In [East Germany] at large, it seems to me, the real motto of the campaign—though no one, to my knowledge, actually used it—was Adenauer's slogan from the 1950s: "No Experiments!" They had experienced enough experiments to last several lifetimes: Hitler's experiments, Stalin's experiments, Ulbricht's and Honecker's. They'd had quite enough of being guinea pigs. There were certainly aspects of West German life and attitudes about which they had reservations. But so far as the economic, political, and legal system was concerned, West Germany's was the best one going. Arguably, it was the best system Germany had ever had. Now they wanted to have it as fast as possible: first the deutsche mark of course, but not just the deutsche mark, also the free press, the rule of law, local self-government, and federal democracy. In many ways, their priorities also recalled those of the 1950s in West Germany—starting with the passionate drive to rebuild for private happiness from the ruins. Understandably, the enthusiasm was greatest among the young, while the middle-aged were more worried about their abilities to adapt, and the old were concerned about the conversion rate and the values of their pensions. Indeed, the old might remark wearily, like the grandmother in Edgar Reitz's film Heimat, "Yet another new era!"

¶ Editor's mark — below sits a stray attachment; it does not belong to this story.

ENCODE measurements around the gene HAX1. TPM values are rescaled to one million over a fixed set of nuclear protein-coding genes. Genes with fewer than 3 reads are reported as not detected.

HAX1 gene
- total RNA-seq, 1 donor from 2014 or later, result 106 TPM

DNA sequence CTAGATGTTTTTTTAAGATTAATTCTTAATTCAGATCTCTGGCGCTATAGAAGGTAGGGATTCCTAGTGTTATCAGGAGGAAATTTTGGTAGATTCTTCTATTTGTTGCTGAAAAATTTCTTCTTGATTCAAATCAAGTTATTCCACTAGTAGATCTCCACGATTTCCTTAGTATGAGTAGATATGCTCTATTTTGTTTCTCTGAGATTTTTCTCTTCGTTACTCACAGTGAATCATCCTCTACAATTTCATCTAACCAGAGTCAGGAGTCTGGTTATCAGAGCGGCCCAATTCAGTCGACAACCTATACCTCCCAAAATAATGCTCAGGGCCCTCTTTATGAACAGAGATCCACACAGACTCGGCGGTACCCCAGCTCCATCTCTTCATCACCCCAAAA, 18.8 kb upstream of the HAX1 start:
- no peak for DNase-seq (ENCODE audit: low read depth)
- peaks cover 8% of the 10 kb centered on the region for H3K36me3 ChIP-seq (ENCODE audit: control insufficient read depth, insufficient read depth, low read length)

22 January 2008
East Germany, 1990: "No experiments!"
From History of the Present: Essays, Sketches, and Dispatches from Europe in the 1990s, by Timothy Garton Ash (Vintage, 1999), p. 16: